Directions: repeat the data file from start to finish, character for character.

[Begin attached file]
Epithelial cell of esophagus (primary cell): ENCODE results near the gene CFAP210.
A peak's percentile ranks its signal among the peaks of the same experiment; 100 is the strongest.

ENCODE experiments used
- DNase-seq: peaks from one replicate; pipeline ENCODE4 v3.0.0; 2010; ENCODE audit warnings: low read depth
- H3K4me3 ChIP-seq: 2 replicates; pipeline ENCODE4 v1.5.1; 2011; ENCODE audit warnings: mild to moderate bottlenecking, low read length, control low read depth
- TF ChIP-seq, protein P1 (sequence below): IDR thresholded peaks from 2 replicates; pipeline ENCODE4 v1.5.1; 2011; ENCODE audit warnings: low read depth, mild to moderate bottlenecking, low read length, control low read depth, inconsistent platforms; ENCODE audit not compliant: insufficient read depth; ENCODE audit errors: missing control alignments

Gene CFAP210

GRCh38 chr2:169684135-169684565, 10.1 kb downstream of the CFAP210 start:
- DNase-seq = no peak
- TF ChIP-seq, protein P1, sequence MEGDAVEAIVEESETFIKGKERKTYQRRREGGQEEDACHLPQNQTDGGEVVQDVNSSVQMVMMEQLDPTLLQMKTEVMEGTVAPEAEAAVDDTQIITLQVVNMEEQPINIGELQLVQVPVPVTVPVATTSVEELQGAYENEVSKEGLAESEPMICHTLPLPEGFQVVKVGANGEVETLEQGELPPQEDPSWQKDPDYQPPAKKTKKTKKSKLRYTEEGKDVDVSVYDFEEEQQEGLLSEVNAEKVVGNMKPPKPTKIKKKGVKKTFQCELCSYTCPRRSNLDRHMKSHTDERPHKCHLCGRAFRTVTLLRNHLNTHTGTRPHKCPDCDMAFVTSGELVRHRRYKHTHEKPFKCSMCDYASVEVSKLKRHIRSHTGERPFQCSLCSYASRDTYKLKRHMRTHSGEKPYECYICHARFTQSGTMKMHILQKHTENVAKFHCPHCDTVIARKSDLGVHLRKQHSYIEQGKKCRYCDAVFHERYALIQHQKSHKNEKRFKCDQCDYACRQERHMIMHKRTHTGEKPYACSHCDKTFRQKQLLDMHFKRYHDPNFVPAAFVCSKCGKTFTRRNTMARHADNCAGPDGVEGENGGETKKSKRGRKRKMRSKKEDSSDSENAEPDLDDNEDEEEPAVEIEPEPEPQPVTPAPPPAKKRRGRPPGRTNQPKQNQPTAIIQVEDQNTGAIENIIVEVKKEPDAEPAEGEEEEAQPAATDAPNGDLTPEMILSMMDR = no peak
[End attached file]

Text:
Epithelial cell of esophagus (primary cell): ENCODE results near the gene CFAP210.
A peak's percentile ranks its signal among the peaks of the same experiment; 100 is the strongest.

ENCODE experiments used
- DNase-seq: peaks from one replicate; pipeline ENCODE4 v3.0.0; 2010; ENCODE audit warnings: low read depth
- H3K4me3 ChIP-seq: 2 replicates; pipeline ENCODE4 v1.5.1; 2011; ENCODE audit warnings: mild to moderate bottlenecking, low read length, control low read depth
- TF ChIP-seq, protein P1 (sequence below): IDR thresholded peaks from 2 replicates; pipeline ENCODE4 v1.5.1; 2011; ENCODE audit warnings: low read depth, mild to moderate bottlenecking, low read length, control low read depth, inconsistent platforms; ENCODE audit not compliant: insufficient read depth; ENCODE audit errors: missing control alignments

Gene CFAP210

GRCh38 chr2:169684135-169684565, 10.1 kb downstream of the CFAP210 start:
- DNase-seq = no peak
- TF ChIP-seq, protein P1, sequence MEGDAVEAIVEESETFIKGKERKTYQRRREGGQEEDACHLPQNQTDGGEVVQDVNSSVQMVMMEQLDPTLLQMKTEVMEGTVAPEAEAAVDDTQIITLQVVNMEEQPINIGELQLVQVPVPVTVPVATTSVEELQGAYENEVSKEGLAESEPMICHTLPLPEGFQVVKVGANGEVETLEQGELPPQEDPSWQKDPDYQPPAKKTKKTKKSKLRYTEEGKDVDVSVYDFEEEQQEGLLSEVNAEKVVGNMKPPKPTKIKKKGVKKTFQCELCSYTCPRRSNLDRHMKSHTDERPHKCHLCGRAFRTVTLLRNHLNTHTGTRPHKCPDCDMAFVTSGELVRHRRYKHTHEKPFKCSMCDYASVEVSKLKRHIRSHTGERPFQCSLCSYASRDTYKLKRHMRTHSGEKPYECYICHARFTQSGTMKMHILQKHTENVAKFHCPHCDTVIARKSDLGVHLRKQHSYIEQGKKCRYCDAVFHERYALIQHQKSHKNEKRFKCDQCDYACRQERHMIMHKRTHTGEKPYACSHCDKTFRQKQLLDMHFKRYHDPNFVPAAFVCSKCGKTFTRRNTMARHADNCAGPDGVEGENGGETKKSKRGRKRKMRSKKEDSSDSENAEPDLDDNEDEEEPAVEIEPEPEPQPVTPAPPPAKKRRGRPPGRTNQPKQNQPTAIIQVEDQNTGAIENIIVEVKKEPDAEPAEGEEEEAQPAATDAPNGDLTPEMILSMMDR = no peak